Of 3098 LSOAs in Outer London, we excluded 129 that were ever outliers for vehicle ownership (this can reflect e.g. a car dealership). We further excluded 88 border areas that were ever partially inside an intervention area but below our 80% threshold. This allowed cleaner comparisons between areas. The resulting analysis sample of 2881 LSOAs covered 93% of the population of Outer London (see Figure 1).
In linear regression analyses, our primary outcome was number of cars and vans per capita. We also present analyses predicting logged cars/vans per capita, to generate percentage change estimates. The exposure of interest was duration of time inside an intervention area. We included fixed effects for year and random intercepts for LSOA. We also present analyses adjusting for the expected proportion of adults with access to a car based on the age profile (see Supplemental information 1).
We defined duration of time inside an intervention area using the most accurate information available to us. For LTNs this is the month of implementation. For other active travel infrastructure, however, we only know which areas stakeholders identified as having received substantial intervention as of May 2017, May 2018, and May 2019. We conducted sensitivity analyses to confirm that our findings were very similar when we defined LTN implementation using the same snapshot approximation (see Supplemental Information 2).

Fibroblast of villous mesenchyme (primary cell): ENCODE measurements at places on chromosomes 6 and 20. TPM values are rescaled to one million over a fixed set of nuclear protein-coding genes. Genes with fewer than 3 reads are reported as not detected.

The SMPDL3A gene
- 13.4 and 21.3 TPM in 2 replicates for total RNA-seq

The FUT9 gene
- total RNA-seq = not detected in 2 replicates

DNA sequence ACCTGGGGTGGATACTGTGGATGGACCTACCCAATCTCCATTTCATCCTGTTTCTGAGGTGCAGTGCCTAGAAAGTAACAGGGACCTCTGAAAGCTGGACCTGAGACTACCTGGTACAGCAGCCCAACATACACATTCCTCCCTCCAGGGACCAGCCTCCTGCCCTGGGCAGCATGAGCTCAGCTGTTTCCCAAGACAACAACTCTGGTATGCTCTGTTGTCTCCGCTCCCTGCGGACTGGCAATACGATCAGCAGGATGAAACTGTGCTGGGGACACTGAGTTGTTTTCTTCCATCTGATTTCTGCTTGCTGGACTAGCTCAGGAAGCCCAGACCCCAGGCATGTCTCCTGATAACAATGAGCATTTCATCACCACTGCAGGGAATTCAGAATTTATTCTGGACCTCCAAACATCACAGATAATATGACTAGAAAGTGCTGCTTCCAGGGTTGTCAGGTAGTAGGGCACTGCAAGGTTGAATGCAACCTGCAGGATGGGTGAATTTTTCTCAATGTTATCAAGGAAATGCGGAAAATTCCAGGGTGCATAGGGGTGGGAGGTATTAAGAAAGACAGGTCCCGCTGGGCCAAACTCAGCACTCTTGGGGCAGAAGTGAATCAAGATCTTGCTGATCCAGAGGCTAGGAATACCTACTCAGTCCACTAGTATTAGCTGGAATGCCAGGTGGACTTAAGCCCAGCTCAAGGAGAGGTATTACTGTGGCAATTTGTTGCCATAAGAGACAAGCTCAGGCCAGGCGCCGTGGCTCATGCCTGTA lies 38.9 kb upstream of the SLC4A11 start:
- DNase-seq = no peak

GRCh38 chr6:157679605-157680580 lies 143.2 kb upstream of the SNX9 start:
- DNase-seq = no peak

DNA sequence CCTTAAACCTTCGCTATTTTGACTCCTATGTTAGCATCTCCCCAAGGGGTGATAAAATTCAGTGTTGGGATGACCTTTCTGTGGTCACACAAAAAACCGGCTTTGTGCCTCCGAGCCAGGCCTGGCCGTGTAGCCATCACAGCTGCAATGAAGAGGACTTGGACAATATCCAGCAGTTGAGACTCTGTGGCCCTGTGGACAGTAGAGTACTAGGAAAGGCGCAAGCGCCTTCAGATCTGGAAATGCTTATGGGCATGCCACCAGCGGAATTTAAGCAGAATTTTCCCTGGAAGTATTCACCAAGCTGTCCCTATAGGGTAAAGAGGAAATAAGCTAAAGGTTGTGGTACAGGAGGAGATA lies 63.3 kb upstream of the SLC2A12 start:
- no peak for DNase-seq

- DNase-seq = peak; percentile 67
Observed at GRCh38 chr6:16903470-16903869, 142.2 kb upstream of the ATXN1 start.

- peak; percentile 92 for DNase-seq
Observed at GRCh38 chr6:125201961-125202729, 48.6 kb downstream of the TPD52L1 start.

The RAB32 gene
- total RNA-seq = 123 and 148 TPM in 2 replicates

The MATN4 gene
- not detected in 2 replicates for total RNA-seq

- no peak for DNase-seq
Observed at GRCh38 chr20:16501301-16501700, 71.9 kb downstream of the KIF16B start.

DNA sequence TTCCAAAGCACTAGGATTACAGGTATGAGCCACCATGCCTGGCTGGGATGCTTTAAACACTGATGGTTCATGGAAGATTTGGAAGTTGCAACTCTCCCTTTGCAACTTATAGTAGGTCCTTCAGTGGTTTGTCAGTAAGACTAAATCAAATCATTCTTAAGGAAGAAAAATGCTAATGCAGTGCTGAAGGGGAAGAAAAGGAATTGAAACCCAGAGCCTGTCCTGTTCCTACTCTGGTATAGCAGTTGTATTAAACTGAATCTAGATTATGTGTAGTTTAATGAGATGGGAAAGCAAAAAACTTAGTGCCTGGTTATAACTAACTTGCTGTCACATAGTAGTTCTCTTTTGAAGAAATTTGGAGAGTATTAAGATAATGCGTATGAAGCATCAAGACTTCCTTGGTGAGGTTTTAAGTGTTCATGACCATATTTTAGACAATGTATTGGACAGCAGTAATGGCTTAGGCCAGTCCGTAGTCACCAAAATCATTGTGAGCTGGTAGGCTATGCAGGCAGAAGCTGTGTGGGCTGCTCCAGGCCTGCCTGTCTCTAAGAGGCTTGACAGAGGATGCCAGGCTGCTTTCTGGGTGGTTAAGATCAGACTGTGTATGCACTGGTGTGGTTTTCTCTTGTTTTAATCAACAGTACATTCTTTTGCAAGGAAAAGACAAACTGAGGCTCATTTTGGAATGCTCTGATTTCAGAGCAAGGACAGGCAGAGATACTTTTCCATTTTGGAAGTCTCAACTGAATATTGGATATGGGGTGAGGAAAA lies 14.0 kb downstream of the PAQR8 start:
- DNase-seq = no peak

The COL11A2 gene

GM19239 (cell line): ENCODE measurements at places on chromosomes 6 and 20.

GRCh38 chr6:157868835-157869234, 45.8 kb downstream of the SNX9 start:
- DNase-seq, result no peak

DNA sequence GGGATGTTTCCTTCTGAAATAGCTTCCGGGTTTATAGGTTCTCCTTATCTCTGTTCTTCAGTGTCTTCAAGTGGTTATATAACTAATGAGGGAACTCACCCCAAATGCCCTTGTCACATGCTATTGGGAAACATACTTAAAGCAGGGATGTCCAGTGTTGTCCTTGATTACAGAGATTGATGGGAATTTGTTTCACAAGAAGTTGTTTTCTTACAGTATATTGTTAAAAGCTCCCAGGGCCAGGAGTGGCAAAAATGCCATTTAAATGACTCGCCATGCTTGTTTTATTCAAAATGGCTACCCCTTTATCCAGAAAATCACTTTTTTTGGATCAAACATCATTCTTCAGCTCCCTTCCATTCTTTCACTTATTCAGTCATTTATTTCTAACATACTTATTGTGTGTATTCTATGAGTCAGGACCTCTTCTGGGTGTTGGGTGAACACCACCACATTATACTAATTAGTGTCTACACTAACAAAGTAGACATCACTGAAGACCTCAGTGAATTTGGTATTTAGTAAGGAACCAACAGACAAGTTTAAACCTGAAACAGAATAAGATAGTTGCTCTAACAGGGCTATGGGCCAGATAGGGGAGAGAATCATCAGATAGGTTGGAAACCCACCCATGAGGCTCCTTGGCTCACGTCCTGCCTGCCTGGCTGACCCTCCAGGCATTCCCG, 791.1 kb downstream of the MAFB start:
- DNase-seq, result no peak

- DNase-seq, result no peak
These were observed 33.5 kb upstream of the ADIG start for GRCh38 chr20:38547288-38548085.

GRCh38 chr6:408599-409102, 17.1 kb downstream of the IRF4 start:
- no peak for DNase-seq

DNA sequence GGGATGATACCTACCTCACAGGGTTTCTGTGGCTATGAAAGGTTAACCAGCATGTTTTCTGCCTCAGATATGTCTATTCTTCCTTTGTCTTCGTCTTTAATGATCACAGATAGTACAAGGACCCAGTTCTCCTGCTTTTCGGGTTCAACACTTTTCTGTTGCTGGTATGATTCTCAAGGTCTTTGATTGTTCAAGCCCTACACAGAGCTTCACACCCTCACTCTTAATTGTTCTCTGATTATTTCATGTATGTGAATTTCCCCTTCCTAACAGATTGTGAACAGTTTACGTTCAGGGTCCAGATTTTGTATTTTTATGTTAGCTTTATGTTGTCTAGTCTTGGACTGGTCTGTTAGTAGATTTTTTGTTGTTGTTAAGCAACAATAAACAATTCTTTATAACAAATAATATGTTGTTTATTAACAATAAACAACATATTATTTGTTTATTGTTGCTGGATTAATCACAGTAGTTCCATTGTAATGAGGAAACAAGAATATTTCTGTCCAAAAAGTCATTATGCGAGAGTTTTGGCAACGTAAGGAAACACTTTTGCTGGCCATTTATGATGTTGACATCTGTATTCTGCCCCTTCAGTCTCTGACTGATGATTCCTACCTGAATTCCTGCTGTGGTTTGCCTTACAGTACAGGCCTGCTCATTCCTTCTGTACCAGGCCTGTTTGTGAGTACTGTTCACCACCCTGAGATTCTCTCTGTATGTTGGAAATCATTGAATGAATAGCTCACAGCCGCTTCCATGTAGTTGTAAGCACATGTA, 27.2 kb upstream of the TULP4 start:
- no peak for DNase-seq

In our analysis sample, 2019 vehicle ownership rates were 461 cars per 1000 adults, 34 vans per 1000 and 24 motorcycles per 1000.
Per capita car/van ownership fell following the introduction of mini-Holland interventions, with larger effects observed as the duration since intervention increased (Figure 2, Table 1). These effects were 2 to 3 times larger in the LTN areas than the other active travel infrastructure areas. After two years car/van ownership reduced by 6% (23 cars/vans per 1000) in the LTN area relative to the control area, versus 2% (or 7 cars/vans per 1000) in the other active travel infrastructure area. These effects were larger after additionally adjusting for changes to the age profile, with a 7% reduction after two years in the LTN area and a 4% reduction in the other active travel infrastructure area (Figure 2).